Triumph’s retro-looking Custom model encapsulates the minimalist styling ethos, muscular stance and purposeful attitude of a period bobber, with well executed authentic styling of a bike that’s still only available as a single-seater. The low 690mm seat makes the Black accessible to riders of all heights, and is adjustable elliptically over a 30mm range, albeit only with tools, delivering a choice between Up and Forward or Down and Rearwards, I chose the forward position which delivers extra legroom at the expense of a slightly more close coupled stance which nonetheless felt really comfortable on the road, plus there’s a simple quick-release function for the single round dash to adjust its angle to suit your stance. The footrests are positioned quite far back rather than feet-forward Custom-style, but at 1.80m/5’ 10” tall I never felt cramped during my day bobbing around southern Spain, and the wide, flat handlebar delivers a really relaxed stance. It’s a nice bike to ride, letting you chill out when you want to, or carve curves when you feel like it, plus build quality seems very high, as is customary for bikes built in Triumph’s trio of Thai factories, where all Bonnevilles have now been made for some years.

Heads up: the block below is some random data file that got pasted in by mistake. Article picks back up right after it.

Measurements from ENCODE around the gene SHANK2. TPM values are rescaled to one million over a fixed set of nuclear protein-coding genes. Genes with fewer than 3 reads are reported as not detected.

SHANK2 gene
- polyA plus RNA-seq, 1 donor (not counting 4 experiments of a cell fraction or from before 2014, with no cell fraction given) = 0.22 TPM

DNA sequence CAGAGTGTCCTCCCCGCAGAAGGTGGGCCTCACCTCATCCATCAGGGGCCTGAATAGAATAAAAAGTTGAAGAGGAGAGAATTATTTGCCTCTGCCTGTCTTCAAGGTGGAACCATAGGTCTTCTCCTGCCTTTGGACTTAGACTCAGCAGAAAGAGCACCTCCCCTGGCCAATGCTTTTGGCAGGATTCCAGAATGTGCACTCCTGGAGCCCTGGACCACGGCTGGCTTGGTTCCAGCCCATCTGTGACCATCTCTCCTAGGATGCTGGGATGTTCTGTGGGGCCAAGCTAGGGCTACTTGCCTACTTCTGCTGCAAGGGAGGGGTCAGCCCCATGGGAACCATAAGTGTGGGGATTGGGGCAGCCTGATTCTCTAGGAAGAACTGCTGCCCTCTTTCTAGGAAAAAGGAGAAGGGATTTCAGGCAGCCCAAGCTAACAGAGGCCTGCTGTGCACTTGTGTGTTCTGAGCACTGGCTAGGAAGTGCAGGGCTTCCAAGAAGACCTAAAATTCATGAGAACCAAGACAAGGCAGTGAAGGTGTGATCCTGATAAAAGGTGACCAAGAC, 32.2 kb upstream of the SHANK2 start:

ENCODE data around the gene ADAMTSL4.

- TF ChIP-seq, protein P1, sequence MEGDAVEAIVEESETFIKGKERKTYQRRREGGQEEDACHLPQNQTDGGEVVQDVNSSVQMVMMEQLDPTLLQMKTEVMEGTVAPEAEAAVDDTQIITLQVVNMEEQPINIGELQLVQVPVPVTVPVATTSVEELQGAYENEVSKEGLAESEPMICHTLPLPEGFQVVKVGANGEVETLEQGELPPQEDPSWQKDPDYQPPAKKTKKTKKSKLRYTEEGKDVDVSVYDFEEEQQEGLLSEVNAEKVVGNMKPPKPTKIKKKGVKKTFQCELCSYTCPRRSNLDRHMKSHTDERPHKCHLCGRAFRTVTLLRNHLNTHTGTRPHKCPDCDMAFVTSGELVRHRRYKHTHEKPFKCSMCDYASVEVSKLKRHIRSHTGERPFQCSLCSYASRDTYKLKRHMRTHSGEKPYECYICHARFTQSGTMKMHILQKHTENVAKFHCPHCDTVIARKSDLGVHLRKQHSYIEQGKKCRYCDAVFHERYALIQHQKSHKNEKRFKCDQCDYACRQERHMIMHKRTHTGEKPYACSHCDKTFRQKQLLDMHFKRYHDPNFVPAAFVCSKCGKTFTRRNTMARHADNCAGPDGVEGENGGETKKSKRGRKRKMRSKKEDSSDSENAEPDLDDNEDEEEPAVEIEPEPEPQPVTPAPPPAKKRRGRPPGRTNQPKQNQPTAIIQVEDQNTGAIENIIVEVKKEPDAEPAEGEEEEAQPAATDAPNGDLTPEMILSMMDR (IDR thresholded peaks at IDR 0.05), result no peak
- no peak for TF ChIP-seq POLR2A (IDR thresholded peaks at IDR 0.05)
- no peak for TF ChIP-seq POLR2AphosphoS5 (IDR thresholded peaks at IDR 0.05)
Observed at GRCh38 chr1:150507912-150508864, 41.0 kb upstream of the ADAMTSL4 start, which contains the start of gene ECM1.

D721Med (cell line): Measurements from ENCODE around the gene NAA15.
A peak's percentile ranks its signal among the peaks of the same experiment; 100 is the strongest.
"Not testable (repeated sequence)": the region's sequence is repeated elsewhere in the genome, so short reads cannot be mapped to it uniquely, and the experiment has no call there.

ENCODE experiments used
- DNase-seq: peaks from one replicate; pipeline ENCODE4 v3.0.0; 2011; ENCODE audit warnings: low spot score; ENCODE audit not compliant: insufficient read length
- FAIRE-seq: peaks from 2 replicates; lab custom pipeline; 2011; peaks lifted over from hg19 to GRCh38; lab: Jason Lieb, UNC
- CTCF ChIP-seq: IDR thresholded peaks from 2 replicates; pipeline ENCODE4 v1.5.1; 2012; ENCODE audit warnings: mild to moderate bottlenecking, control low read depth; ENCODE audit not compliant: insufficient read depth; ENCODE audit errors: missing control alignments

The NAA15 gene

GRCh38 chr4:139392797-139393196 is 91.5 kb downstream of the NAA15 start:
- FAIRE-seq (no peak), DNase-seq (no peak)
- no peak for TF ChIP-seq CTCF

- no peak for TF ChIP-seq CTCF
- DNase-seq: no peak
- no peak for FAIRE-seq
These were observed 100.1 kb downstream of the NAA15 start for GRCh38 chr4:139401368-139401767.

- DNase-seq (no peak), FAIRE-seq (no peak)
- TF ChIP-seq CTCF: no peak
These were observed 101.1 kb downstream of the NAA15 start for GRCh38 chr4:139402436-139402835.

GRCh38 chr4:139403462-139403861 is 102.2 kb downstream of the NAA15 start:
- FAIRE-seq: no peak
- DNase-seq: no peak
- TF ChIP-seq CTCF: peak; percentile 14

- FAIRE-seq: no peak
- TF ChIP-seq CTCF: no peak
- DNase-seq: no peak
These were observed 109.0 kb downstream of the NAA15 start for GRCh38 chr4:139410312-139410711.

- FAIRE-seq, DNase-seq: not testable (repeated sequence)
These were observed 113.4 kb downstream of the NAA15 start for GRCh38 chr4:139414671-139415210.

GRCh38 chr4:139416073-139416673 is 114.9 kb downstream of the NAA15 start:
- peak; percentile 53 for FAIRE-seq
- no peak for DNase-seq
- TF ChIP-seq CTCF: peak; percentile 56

6-inch front wheel now replaces previous 19-incher, shod with fat 130/90-19 Avon Cobra AV71 front tyre, yet steering and agility are remarkably almost unchanged
Though the non-adjustable Showa fork has a limited 90mm of travel, with 77mm from the KYB rear shock, together they offer quite good ride comfort, as well as adequate if not exceptional compliance. Visually, it appears at first glance that the Triumph has a traditional hardtail rear end devoid of any suspension, until you discover the KYB monoshock nestling snugly beneath the seat in what appears to be a direct-action cantilever rear end, thanks to what’s termed a ‘swing cage’ operating the rear suspension. But the Bobber’s cleverly packaged laydown monoshock has a linear-rate link hidden low down which gives good control over rear wheel damping, plus the specially-developed Avon Cobra rear radial provides enhanced suspension via added flex in its sidewall, which you can feel working as you cross any of the plentiful speed-calming concrete or plastic ‘sleeping policemen’ in the streets of Marbella and surrounding villages.